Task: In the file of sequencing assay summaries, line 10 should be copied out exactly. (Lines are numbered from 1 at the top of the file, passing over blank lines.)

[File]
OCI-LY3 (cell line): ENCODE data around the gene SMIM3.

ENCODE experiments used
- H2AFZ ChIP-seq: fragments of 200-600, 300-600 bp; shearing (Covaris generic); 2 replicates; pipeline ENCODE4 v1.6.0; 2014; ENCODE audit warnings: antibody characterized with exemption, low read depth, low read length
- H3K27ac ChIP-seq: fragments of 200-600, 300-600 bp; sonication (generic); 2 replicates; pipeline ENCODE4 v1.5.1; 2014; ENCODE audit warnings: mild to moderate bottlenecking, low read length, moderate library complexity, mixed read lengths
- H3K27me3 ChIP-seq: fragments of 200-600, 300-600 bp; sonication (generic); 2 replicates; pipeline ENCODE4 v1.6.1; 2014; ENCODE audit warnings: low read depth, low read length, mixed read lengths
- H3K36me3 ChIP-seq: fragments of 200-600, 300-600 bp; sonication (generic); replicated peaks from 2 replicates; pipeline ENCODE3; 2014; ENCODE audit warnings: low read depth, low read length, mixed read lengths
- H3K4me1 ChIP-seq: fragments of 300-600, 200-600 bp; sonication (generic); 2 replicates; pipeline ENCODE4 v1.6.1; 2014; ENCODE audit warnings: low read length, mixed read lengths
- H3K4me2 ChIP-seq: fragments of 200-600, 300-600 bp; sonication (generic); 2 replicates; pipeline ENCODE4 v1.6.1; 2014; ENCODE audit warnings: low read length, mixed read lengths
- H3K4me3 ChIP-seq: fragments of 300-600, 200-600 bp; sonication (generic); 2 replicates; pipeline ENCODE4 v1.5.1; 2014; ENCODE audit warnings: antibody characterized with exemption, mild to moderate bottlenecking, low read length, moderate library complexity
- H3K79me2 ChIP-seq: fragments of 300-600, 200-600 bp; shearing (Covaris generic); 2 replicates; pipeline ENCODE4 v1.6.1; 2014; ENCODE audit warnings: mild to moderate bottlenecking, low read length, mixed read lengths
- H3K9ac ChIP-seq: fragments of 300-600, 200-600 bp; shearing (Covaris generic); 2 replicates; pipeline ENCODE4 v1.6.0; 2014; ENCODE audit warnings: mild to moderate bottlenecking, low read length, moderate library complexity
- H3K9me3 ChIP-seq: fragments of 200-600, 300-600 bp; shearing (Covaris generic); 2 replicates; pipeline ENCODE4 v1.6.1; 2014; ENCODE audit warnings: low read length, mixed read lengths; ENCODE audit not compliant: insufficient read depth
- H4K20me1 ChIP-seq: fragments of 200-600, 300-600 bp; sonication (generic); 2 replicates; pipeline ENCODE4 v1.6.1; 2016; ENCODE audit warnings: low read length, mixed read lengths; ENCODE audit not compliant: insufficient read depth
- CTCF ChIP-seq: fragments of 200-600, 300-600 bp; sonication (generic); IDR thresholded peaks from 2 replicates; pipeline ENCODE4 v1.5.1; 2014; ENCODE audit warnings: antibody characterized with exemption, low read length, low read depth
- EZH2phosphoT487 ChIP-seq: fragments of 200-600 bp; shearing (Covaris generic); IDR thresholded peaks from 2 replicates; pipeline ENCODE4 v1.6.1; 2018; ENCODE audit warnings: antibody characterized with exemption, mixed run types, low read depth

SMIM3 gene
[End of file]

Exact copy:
- H3K79me2 ChIP-seq: fragments of 300-600, 200-600 bp; shearing (Covaris generic); 2 replicates; pipeline ENCODE4 v1.6.1; 2014; ENCODE audit warnings: mild to moderate bottlenecking, low read length, mixed read lengths